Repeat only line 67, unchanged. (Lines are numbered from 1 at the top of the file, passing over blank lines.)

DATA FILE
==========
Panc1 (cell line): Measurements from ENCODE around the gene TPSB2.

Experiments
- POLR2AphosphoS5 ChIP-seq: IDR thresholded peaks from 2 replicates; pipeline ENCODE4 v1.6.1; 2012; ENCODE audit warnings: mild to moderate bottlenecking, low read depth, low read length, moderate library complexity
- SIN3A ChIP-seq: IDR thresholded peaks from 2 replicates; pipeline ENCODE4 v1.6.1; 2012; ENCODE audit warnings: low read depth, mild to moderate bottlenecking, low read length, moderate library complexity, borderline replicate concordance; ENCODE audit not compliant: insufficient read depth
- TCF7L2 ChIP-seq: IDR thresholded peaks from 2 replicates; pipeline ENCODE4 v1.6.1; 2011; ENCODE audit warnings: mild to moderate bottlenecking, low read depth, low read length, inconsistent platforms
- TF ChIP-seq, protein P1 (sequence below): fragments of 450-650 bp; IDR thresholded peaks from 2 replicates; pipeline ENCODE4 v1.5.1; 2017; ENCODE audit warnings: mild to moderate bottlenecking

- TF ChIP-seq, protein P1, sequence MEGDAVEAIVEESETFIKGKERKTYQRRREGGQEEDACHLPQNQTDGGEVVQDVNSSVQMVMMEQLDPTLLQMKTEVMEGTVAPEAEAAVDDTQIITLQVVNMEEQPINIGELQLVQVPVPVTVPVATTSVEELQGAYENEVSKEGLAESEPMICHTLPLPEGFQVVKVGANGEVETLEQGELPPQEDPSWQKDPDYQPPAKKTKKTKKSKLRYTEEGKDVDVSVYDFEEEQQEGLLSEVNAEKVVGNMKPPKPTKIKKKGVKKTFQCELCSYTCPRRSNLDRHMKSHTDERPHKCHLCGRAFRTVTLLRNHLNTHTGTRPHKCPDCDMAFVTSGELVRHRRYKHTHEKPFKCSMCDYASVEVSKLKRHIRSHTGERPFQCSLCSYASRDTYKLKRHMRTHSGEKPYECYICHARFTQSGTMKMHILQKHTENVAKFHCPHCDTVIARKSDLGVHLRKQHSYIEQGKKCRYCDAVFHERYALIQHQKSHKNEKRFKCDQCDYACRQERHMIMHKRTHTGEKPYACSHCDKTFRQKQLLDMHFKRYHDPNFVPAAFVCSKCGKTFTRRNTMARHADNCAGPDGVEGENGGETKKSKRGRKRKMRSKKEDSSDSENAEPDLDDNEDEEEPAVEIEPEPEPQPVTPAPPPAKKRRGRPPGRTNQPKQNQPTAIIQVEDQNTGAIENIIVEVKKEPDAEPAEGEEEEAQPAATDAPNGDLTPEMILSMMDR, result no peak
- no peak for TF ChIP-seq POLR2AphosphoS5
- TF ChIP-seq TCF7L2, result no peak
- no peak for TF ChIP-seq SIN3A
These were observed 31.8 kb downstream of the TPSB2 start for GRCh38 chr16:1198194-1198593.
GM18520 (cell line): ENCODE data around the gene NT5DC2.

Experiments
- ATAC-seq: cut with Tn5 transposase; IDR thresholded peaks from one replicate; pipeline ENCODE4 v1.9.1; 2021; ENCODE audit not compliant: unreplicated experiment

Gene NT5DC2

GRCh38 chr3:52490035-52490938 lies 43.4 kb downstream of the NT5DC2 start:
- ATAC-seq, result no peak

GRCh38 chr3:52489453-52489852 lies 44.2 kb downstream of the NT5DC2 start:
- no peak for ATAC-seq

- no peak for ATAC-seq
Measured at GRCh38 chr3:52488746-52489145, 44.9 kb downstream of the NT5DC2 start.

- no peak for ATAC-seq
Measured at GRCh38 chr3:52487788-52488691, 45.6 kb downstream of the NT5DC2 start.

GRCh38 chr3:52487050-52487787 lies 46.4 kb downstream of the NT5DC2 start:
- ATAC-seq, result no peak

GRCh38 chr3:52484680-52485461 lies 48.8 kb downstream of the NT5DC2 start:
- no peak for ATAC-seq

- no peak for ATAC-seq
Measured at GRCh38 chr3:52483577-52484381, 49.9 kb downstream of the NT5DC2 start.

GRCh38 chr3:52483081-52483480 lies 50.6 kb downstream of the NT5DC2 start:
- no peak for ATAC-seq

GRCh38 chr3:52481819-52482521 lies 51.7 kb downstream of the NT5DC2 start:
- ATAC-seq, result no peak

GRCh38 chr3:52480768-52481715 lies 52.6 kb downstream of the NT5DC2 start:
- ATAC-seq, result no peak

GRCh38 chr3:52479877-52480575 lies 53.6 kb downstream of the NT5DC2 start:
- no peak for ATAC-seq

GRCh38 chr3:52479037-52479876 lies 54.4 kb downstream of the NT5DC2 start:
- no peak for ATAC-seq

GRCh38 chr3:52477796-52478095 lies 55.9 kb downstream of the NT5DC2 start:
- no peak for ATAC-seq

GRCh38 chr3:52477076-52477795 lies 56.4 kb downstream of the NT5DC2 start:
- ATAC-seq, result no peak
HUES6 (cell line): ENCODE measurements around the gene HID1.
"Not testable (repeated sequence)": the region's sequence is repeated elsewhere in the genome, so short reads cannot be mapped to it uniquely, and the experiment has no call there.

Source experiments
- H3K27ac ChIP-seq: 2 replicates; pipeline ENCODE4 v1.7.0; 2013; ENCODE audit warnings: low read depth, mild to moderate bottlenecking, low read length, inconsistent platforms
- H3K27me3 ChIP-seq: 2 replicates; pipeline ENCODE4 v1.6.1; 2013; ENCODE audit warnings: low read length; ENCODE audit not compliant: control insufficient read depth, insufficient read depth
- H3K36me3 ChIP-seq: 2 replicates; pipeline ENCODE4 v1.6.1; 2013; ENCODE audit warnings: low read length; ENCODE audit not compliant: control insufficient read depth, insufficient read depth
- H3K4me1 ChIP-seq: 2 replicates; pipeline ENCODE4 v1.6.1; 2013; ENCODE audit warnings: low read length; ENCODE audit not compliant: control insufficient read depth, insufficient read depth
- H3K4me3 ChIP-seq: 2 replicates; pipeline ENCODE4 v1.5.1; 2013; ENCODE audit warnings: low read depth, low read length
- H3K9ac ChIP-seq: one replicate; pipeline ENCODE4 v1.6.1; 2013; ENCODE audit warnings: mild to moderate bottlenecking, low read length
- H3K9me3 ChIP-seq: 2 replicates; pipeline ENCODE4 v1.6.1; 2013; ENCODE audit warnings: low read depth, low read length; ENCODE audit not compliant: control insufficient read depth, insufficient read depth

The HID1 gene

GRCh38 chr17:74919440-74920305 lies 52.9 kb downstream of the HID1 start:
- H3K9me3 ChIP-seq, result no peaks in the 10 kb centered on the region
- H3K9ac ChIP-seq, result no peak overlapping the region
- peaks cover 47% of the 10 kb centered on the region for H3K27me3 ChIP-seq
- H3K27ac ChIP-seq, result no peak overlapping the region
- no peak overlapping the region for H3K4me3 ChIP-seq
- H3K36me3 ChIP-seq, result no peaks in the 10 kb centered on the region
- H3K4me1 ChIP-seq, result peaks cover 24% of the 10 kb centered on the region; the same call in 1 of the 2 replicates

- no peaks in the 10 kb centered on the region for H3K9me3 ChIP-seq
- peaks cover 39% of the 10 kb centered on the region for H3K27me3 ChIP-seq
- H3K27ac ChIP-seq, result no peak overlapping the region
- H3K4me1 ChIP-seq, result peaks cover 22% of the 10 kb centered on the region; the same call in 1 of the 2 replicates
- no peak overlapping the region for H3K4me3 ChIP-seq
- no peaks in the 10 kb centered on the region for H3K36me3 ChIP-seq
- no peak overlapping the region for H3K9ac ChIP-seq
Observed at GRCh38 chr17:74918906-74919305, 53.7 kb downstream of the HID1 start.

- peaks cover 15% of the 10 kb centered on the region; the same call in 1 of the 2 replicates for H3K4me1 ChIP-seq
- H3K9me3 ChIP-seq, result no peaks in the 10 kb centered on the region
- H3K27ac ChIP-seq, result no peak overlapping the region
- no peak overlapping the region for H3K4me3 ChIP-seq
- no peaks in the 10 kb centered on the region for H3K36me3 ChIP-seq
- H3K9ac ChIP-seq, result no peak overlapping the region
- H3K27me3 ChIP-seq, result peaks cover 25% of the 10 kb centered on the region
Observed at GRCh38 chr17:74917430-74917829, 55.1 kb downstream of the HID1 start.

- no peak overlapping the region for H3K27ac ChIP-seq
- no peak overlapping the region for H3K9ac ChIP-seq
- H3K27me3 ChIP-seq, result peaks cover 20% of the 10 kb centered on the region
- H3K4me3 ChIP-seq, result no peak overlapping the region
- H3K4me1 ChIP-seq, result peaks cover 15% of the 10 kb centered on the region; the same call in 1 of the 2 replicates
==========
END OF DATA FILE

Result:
- no peak overlapping the region for H3K4me3 ChIP-seq